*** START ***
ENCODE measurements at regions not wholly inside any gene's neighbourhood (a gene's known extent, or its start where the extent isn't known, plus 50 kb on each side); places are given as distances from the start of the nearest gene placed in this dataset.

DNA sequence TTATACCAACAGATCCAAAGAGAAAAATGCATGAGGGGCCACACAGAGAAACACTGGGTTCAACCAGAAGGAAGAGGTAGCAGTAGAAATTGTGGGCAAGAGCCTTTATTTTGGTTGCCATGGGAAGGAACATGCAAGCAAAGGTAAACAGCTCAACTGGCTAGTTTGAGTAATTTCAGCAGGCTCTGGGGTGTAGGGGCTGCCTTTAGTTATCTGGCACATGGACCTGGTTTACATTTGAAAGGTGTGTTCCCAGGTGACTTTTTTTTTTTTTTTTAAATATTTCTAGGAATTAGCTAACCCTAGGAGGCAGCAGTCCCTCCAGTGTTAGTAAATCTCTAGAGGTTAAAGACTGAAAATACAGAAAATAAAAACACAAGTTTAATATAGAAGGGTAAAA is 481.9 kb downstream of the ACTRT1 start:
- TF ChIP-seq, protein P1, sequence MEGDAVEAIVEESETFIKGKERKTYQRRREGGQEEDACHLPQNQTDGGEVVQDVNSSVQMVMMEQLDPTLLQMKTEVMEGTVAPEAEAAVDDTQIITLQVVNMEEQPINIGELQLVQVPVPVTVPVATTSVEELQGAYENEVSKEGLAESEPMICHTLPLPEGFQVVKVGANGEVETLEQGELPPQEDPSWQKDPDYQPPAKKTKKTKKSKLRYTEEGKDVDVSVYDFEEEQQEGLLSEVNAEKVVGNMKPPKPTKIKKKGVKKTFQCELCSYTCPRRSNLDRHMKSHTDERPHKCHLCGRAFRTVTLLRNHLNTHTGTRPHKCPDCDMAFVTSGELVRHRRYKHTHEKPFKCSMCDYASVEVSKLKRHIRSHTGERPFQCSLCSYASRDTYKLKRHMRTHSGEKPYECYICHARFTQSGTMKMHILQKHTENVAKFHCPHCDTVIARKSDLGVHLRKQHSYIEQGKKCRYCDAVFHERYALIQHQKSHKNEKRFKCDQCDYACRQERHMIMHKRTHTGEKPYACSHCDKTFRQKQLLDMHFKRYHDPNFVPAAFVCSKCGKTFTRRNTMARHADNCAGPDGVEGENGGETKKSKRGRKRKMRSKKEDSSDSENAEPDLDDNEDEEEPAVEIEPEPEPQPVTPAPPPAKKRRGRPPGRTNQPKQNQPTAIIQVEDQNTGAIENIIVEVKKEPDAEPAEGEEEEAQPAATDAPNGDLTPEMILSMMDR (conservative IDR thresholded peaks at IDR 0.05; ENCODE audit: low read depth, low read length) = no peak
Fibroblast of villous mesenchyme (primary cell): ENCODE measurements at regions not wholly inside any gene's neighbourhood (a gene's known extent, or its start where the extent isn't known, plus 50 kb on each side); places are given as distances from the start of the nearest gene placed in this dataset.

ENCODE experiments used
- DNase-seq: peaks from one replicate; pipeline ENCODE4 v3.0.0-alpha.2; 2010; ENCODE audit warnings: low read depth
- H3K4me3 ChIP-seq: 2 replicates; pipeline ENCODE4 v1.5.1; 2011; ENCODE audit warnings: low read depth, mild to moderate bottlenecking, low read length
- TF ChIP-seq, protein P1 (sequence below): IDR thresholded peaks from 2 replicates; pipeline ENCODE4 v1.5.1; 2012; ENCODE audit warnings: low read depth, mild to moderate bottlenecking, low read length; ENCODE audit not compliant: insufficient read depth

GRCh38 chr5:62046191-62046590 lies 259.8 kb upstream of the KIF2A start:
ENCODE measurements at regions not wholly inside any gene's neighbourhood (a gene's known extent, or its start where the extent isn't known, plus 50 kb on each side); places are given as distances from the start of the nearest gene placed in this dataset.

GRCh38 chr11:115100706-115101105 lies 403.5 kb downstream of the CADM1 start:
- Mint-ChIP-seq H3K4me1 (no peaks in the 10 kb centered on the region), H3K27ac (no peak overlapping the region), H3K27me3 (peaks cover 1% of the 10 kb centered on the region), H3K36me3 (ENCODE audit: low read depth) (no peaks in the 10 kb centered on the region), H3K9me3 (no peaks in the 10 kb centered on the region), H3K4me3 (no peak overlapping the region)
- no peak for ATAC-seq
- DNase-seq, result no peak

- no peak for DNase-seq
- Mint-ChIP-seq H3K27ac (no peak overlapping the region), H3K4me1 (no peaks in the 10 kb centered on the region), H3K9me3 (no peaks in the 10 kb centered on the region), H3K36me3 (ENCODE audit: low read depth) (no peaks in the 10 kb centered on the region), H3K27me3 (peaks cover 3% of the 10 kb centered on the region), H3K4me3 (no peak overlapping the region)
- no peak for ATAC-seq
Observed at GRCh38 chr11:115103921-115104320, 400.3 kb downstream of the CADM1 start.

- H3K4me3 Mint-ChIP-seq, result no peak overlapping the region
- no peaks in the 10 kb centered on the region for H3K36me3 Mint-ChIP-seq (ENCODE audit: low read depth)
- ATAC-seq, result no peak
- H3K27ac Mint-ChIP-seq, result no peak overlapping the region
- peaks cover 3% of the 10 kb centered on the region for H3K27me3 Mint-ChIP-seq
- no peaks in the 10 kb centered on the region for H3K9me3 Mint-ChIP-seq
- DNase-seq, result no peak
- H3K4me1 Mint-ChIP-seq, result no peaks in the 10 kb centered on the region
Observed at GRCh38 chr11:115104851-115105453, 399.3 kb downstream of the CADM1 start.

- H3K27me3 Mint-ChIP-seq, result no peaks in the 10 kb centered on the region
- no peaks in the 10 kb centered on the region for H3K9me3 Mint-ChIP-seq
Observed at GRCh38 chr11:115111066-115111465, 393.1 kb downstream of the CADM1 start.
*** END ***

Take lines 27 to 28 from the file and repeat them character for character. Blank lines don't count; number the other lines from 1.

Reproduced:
Observed at GRCh38 chr11:115104851-115105453, 399.3 kb downstream of the CADM1 start.

- H3K27me3 Mint-ChIP-seq, result no peaks in the 10 kb centered on the region